Peter Aronson wrote on 2002-11-03 UTC
No problem -- I've updated that sentence on the page.

Craig Daniel wrote on 2002-11-03 UTC
I guess I messed up in witing that. The rule should have read, 'No piece may end its move on an opponent's wall, except to capture'. Good catch.

Peter Aronson wrote on 2002-11-02 UTC
Looking at the rules, it seems to me that the sentence: <blockquote><i> No player may end a move on their opponents wall. </i></blockquote> Indicates that a piece sitting on a friendly wall is immune to capture. If that's the case, wouldn't a losing player just move their few remaining pieces onto their wall, and just shuffle between wall squares?

Mike Nelson wrote on 2002-11-01 UTC
I stand corrected. Peter's rule has one difference form Craig's: a player whose King is checkmated may choose not to swap and leave the King checkmated. This is an improvement on the original.

Mike Nelson wrote on 2002-11-01 UTC

You are quite correct, this is both the best way to phrase the rule and to
implement it in software.  It has eactly the same effect as Craig's rule
and my rephrasing of it. We are, however, not in disagreement about the
originality of the concept--in my original comment, I stipulated 'with one
royal piece'.

Peter Aronson wrote on 2002-10-31 UTC
Actually, I have to disagree about the combination of King capture and checkmate. <p> <ul> <li>First, it occurs in a lot of double King variants where the first King is captured and the 2nd King must be checkmated.</li> <p> <li>Second, I think it confusing in <u>Battle Chieftain Chess</u>. At one point you use one mechanism for a situation, and later you use another. It seems gratitiously complicated to me.</li> <p> </ul> Let me explain something about the second point. As well as being a variant designer, I'm a software designer/programmer. I have a real liking for simplicity and consistency. The mottos of a software designer trying for elegant code (as we all should be) are 'when in doubt, leave it out' and Law of the Least Suprise (software should always do what is least surprising to the user). Looking at it that way, the following rule would make more sense to me: <blockquote> When the King occupies an enemy attacked square, it may switch places with any Berzerker before the player's move. If a King is captured, the owning player's next turn consists of converting a Berzerker into the new King. </blockquote> (<i>Note: in the above rule I wrote a Berzerker switches places with the King -- this is equivalent to making the King a Berzerker and the Berzerker a King.)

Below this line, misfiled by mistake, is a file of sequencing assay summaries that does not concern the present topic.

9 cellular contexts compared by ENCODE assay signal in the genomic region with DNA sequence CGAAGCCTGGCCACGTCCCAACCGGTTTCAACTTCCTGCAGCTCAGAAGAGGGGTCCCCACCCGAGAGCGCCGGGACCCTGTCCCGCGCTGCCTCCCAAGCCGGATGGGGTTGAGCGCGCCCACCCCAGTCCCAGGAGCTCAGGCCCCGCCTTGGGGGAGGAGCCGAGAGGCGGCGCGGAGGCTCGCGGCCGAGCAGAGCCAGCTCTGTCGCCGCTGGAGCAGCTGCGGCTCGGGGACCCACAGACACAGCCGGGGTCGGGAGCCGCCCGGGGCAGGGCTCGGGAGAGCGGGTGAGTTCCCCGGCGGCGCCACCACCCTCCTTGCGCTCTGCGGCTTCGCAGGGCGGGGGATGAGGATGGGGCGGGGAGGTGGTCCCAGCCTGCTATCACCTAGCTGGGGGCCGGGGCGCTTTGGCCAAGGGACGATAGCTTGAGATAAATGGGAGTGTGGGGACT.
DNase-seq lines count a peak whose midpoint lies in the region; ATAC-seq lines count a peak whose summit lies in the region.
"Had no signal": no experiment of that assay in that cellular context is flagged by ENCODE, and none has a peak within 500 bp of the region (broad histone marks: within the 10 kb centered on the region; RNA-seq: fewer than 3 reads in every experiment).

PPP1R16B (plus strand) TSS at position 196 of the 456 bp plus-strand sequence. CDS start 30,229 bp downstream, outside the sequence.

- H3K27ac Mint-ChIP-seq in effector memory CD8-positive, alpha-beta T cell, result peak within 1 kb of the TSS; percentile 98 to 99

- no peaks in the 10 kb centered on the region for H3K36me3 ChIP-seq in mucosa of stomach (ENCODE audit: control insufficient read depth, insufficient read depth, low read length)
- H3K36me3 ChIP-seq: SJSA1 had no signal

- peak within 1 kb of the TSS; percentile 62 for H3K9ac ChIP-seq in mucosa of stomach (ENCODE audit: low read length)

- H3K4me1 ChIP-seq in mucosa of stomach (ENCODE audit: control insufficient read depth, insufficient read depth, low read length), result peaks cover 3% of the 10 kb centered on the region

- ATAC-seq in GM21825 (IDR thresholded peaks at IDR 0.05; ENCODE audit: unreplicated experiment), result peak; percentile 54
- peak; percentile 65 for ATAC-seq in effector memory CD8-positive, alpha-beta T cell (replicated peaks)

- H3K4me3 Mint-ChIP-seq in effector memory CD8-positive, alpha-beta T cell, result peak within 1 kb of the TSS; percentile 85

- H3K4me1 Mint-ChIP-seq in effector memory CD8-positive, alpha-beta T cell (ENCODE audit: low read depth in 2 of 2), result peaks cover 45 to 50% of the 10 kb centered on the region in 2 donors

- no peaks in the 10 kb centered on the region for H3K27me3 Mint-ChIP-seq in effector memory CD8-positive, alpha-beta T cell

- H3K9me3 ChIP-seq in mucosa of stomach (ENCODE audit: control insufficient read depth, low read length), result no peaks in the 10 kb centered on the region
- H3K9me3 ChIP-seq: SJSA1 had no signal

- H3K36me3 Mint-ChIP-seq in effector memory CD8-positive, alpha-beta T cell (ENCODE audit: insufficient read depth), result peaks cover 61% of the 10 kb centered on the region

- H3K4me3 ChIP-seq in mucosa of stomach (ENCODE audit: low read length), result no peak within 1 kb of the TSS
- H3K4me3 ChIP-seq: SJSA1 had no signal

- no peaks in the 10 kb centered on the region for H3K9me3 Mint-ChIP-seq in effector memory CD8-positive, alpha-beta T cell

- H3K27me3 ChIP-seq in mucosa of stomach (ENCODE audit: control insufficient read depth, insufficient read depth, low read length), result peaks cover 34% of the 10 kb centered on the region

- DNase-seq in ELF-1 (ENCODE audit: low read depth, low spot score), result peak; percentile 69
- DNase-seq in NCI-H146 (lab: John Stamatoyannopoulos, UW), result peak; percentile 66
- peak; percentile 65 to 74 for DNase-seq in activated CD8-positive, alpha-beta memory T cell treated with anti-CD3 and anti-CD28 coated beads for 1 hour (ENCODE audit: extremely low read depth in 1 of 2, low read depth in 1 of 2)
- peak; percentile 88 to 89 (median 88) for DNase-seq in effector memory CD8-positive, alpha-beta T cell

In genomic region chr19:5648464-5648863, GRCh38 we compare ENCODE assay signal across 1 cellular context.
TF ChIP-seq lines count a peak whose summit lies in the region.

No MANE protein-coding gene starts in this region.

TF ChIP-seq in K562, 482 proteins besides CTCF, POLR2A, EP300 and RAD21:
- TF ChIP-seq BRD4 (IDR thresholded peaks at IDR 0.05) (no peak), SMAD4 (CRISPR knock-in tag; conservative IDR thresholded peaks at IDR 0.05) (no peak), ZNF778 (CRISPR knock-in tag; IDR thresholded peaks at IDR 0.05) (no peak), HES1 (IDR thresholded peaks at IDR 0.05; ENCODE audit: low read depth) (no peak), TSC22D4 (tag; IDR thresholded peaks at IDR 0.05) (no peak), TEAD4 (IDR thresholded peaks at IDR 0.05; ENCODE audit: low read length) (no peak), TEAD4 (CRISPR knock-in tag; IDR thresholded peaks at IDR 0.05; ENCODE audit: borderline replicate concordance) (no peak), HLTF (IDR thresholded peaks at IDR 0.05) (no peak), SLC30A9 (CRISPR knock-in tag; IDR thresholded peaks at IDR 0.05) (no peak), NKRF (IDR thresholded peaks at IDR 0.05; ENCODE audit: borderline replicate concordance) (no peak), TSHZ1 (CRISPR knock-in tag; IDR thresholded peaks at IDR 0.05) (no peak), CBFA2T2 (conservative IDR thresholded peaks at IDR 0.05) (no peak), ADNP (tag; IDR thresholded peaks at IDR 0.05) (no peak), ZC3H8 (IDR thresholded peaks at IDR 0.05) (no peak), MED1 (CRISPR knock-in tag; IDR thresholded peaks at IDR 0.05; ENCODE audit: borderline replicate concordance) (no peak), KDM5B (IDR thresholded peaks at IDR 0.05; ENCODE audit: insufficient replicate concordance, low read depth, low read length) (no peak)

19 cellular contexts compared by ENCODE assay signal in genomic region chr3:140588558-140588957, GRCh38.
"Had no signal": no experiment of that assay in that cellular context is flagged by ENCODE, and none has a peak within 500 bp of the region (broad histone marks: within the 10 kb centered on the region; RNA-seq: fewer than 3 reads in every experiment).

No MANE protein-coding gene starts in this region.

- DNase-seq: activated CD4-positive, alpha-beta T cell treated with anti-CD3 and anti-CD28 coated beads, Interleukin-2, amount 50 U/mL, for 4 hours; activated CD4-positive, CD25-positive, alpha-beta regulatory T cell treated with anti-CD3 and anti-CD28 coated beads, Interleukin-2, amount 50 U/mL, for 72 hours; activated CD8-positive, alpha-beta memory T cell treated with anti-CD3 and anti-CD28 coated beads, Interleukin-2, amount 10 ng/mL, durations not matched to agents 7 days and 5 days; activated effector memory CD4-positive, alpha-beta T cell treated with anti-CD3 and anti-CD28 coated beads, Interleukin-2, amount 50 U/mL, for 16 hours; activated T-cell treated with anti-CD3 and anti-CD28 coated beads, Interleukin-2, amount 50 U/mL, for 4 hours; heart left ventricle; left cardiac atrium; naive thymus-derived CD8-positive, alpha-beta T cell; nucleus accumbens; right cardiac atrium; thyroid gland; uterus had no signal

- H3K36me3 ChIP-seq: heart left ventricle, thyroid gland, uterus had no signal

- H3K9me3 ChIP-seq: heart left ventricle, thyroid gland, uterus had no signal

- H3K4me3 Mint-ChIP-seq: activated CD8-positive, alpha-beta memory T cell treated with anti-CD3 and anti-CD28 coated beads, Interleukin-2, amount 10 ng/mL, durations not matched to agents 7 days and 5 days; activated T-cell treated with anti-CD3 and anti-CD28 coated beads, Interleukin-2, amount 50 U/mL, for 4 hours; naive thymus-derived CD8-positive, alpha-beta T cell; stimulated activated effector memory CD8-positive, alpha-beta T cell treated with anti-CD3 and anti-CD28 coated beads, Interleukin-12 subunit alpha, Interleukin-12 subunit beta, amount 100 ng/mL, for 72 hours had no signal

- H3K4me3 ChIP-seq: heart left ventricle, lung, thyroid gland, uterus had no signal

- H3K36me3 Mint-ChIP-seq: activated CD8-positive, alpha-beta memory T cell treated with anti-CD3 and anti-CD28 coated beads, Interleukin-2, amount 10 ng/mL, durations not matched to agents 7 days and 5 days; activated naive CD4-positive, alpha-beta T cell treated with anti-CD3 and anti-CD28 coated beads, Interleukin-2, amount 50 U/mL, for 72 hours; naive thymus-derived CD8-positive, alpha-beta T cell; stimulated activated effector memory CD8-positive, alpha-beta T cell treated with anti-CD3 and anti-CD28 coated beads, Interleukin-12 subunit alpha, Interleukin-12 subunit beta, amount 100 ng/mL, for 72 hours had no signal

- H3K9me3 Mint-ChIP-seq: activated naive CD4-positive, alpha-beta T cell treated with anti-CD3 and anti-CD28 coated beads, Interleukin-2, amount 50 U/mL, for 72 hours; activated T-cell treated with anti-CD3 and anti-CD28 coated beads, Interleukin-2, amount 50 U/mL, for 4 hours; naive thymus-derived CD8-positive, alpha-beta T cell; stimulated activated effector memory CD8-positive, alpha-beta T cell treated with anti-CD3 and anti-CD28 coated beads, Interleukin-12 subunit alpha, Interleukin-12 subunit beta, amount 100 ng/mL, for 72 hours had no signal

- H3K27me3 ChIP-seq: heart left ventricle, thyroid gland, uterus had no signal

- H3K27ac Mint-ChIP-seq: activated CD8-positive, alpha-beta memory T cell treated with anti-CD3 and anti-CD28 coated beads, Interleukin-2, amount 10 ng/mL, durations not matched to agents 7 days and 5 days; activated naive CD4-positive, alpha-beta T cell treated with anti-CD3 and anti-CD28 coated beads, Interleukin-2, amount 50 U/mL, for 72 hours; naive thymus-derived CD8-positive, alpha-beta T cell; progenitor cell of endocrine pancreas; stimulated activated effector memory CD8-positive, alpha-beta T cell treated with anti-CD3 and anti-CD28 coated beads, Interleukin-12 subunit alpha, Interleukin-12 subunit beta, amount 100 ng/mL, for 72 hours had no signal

Mike Nelson wrote on 2002-10-30 UTCGood ★★★★

The rule is actully well thought-out and quite original. This is the only
game I'm aware of (with one royal piece) that provides for both checkmate
and King capture. The one-turn penalty for allowing the King to be
captured is exactly right--by making the opponent actually capture your
King, you have required him/her to use an extra move vs. checkmate, so the
rules require you to give that move back. Well done!

Craig Daniel wrote on 2002-10-30 UTC
That's it. Unfortunately, I stink at explaining these things. Thank you for putting it so clearly.

Mike Nelson wrote on 2002-10-30 UTC
Is this the correct understanding of the rules?

When a player's King is checkmated, the King becomes a Berzerker and one
of the player's Berzerkers becomes a new King. This does not count as a
move, so the player has the next move.

If a player's King is checked but not checkmated, the player chooses one
of these options:

1. Escape from check.
2. Treat the check as if it were checkmate.
3. Make a move which does not escape from check. If the opponent then
captures the King, one of the player's Berzerkers becomes a new King, but
this does count as a move and the opponent has the next move.

Craig Daniel wrote on 2002-10-29 UTC
The king can be captured when it had not previously been checkmated. If this happens, the player having failed to move it, the one-turn penaly is incurred. Otherwise, when the king is in a checkmate situation but not yet captured - and this is rare, of course - the transformation to a berserker is instantaneous. Thus, both are meant in different spots, but I wrote it unclearly.

Peter Aronson wrote on 2002-10-29 UTCGood ★★★★
This looks interesting, but there's one point of the rules I find confusing: you talk both about the King being checkmated -- which is generally used to mean an inescapable threat to capture but not actual capture -- and being captured. Which is it?